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"That's right. That's me. You've got loads of friends. Lou Ann's your friend, and Edna and Mattie and all the others, and they all love you and take care of you sometimes. And Estevan and Esperanza were good friends too. I want you to remember them, okay?"

"Steban and Mespanza," she nodded gravely.

"Close enough," I said. "I know it's been confusing, there's been a lot of changes in the management. But from here on in I'm your Ma, and that means I love you the most. Forever. Do you understand what that means?"

"That beans?" She looked doubtful.

"You and me, we're sticking together. You're my Turtle."

"Urdle," she declared, pointing to herself.

"That's right. April Turtle Greer."



On an impulse I called 1-800-THE LORD, from a public phone in the City Library where we'd come after Turtle decided she'd like to look at some books. I don't know what possessed me to do it. I'd been saving it up all this time, like Mama and our head rights, and now that I'd hit bottom and survived, I suppose I knew that I didn't really need any ace in the hole.

The line rang twice, three times, and then a recording came on. It told me that the Lord helps those that help themselves. Then it said that this was my golden opportunity to help myself and the entire Spiritual Body by making my generous contribution today to the Fountain of Faith missionary fund. If I would please hold the line an operator would be available momentarily to take my pledge. I held the line.

"Thank you for calling," she said. "Would you like to state your name and address and the amount of your pledge?"

"No pledge," I said. "I just wanted to let you know you've gotten me through some rough times. I always thought, If I really get desperate I can call 1-800-THE LORD.' I just wanted to tell you, you have been a Fountain of Faith."

She didn't know what to make of this. "So you don't wish to make a pledge at this time?"

"No," I said. "Do you wish to make a pledge to me at this time? Would you like to send me a hundred dollars, or a hot meal?"

She sounded irritated. "I can't do that, ma'am," she said.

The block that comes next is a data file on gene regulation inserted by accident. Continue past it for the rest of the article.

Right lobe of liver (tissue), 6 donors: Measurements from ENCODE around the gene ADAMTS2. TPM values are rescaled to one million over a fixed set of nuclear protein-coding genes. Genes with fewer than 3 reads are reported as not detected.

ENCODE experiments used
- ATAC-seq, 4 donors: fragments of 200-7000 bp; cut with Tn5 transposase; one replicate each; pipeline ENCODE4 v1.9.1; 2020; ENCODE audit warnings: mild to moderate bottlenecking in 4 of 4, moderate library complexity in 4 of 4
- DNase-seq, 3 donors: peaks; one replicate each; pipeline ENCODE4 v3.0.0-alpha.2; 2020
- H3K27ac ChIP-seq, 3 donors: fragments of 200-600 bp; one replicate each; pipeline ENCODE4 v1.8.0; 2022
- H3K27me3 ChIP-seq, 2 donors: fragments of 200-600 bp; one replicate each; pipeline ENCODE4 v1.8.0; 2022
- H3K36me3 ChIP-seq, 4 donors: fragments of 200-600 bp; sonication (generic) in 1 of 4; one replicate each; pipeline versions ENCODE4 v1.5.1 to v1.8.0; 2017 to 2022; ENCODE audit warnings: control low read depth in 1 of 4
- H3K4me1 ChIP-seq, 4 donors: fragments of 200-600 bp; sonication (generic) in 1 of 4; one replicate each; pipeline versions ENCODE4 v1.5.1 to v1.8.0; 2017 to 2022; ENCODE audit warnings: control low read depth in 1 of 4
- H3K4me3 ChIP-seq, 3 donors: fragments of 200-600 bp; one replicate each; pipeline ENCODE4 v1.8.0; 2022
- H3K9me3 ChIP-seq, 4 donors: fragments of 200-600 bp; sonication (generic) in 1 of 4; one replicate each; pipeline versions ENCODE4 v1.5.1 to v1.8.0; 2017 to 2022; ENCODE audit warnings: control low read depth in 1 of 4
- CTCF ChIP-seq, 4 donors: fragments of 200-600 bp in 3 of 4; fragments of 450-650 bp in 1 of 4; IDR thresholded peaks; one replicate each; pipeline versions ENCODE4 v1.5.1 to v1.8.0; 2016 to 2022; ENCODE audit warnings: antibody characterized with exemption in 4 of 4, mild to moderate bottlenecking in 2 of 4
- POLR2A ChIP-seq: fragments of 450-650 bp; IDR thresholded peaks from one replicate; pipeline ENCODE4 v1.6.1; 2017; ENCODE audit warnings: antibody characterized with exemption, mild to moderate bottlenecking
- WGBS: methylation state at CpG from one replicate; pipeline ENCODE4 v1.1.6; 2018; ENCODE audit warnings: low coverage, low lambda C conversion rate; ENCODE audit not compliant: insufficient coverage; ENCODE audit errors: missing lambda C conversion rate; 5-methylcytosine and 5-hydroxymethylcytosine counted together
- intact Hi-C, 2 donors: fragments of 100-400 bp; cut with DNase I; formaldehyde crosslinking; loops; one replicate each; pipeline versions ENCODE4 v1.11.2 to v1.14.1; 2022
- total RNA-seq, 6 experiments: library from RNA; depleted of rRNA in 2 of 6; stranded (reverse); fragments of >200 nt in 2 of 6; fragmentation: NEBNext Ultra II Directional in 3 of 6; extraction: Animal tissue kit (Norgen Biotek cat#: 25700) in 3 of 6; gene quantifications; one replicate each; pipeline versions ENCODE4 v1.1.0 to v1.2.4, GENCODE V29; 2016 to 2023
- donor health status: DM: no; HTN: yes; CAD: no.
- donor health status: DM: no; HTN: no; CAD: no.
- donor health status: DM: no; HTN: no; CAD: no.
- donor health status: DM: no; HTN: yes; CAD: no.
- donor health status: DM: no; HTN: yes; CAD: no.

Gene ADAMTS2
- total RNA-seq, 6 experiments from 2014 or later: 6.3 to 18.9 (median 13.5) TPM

"Okay, no problem," I said. "I don't need it, anyway. Especially now. I've got a whole trunkful of pickles and baloney."

"Ma'am, this is a very busy line. If you don't wish to make a pledge at this time."

"Look at it this way," I said. "We're even."

After I hung up I felt like singing and dancing through the wide, carpeted halls of the Oklahoma City Main Library. I once saw a movie where kids did cartwheels all over the library tables while Marian the librarian chased them around saying "Shhhh!" I felt just like one of those kids.

But instead Turtle and I snooped politely through the stacks. They didn't have Old MacDonald Had an Apartment, and as a matter of fact we soon became bored with the juvenile section and moved on to Reference. Some of these had good pictures. Turtle's favorite was the Horticultural Encyclopedia. It had pictures of vegetables and flowers that were far beyond both her vocabulary and mine. She sat on my lap and together we turned the big, shiny pages. She pointed out pictures of plants she liked, and I read about them. She even found a picture of bean trees.

"Well, you smart thing, I would have missed it altogether," I said. I would have, too. The picture was in black and white, and didn't look all that much like the ones back home in Roosevelt Park, but the caption said it was wisteria. I gave Turtle a squeeze. "What you are," I told her, "is a horticultural genius." I wouldn't have put it past her to say "horticulture" one of these days, a word I hadn't uttered myself until a few months ago.

Turtle was thrilled. She slapped the picture enthusiastically, causing the young man at the reference desk to look over his glasses at us. The book had to have been worth a hundred dollars at least, and it was very clean.

"Here, let's don't hit the book," I said. "I know it's exciting. Why don't you hit the table instead?"

She smacked the table while I read to her in a whisper about the life cycle of wisteria. It is a climbing ornamental vine found in temperate latitudes, and came originally from the Orient. It blooms in early spring, is pollinated by bees, and forms beanlike pods. Most of that we knew already. It actually is in the bean family, it turns out. Everything related to beans is called a legume.